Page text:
When I started my blogger account I thought it was going to be a breeze. Just fill in a small form and in seconds you have your own blog. However, one question on the form stumped me: on the Display Name: it stated, “Required: The name used to sign your blog posts.” To my horror, it occurred to me that I wasn’t sure if I wanted to use my real name. There isn’t any specific reason why I cannot per se; but I have a somewhat uninteresting name. I decided that I was going to use a pseudo name. However, making a decision was difficult. Pseudonyms can have various meanings, interpretations and connotations. I had not given it enough thought. Like an impulsive superhero using a bead spread for a cape, in the heat of the moment, I chose the moniker “Brain Fry.” To my demise though, some people took too much poetic license with it. Rather than focus on what I was stating, they focused on my moniker. In addition, I noticed that, due to our natural human condition of ‘typing lethargy’; Brain Fry was frequently gutted down to ‘BF.’ Thus, I just chopped it down to its applied acronym.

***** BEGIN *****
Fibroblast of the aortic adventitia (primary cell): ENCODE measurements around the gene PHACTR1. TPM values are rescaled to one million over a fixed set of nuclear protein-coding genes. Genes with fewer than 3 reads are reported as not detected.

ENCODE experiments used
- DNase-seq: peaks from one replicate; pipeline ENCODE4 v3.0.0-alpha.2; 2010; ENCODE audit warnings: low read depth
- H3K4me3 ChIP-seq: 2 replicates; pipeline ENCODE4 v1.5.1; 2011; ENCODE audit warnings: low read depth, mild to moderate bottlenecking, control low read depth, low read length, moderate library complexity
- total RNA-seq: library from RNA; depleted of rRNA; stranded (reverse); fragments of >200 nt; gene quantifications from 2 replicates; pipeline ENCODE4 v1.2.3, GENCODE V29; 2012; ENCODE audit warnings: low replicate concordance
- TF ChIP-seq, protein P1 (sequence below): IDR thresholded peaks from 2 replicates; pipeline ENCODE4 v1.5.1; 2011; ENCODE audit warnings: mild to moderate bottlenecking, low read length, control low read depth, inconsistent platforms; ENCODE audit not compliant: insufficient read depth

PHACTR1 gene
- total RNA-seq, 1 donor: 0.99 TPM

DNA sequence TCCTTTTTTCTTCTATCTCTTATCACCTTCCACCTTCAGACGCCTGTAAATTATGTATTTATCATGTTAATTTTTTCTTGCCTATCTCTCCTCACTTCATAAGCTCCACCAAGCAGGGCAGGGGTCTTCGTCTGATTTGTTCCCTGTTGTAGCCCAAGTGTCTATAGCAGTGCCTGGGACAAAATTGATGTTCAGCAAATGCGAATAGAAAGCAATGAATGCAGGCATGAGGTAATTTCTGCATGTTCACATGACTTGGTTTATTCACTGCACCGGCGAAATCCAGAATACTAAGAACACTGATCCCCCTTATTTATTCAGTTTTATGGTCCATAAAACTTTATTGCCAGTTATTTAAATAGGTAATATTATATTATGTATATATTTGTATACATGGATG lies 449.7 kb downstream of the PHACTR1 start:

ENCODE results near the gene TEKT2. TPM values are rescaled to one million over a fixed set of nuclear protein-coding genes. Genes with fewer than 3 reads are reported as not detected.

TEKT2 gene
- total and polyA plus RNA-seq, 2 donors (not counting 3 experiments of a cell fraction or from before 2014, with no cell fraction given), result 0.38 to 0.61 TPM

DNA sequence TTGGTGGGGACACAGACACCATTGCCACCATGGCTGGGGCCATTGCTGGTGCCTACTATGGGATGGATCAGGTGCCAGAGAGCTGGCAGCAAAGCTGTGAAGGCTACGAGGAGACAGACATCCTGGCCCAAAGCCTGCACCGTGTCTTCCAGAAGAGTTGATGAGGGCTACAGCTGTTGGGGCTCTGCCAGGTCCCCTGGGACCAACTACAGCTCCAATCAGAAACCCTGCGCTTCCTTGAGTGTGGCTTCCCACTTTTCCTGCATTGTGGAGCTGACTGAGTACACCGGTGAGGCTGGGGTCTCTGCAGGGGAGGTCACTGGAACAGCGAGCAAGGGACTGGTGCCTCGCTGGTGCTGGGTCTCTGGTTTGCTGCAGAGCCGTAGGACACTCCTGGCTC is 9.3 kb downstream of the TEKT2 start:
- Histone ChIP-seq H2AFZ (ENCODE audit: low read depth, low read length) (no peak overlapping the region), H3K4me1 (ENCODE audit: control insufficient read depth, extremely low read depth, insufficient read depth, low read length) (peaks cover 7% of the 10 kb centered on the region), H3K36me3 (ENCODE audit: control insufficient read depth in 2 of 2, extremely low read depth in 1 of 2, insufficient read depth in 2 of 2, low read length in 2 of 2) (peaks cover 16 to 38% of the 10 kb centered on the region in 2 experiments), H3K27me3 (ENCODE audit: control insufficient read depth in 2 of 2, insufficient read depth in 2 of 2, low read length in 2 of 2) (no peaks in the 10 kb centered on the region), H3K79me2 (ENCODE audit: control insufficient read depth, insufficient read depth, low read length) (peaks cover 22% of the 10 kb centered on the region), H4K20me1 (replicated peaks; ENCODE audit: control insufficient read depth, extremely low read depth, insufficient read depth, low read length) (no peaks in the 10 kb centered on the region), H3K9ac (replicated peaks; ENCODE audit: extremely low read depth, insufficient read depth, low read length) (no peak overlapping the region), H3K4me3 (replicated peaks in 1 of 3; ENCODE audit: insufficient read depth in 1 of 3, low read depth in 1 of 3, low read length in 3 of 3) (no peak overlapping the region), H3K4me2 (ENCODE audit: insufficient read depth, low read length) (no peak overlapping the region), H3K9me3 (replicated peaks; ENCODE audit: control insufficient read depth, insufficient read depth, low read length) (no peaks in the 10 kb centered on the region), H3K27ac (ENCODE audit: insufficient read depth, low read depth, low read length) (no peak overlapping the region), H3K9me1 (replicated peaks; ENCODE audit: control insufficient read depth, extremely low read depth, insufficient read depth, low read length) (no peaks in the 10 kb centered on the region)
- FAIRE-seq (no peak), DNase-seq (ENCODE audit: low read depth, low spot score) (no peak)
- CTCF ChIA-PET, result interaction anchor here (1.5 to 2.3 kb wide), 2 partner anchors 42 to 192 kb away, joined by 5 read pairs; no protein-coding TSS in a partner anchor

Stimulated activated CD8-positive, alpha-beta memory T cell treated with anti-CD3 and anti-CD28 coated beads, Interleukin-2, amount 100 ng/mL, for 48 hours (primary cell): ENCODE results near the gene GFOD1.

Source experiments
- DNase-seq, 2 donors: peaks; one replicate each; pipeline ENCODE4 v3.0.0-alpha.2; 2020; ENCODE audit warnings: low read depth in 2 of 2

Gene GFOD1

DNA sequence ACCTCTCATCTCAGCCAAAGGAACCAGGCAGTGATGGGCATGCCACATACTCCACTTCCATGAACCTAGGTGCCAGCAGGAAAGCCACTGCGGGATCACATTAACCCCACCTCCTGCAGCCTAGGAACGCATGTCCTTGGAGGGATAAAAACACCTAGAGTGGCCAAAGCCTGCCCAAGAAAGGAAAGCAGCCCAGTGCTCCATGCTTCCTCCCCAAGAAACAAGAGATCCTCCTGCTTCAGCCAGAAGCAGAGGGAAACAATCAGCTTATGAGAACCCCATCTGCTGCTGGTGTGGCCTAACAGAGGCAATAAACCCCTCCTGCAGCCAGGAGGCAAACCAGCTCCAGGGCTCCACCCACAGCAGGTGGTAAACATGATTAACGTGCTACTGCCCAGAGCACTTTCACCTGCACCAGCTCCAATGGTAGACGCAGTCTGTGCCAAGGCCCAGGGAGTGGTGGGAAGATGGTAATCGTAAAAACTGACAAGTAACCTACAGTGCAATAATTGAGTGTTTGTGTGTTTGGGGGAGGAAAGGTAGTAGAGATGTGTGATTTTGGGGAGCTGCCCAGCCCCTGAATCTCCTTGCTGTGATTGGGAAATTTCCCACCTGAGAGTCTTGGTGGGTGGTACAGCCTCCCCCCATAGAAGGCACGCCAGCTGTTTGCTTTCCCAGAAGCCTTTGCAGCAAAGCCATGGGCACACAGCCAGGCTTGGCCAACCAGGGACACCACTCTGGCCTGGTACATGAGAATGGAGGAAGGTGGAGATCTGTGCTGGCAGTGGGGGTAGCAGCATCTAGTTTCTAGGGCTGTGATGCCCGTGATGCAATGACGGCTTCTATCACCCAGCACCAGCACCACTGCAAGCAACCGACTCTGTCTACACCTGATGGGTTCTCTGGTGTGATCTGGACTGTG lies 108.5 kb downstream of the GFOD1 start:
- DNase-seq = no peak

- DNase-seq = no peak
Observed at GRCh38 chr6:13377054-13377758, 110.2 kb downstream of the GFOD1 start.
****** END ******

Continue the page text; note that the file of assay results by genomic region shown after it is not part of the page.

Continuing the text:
However, apparently “BF” can be an acronym for several different connotations (I will let you use your imagination). Some have chosen to make the inference known. Moreover, I have grown bored with my current moniker. I was considering unmasking your phantom blogger, but I thought I might give one more try. I came up with Beowulf.

There is nothing particularly special about the name; nothing that has some story behind it to link to me. Even the epic poem doesn’t have special ring to it other than some Christian connotations. In short, I just chose it; I don’t know why and I reserve the right to change it again. Nevertheless, it’s changed.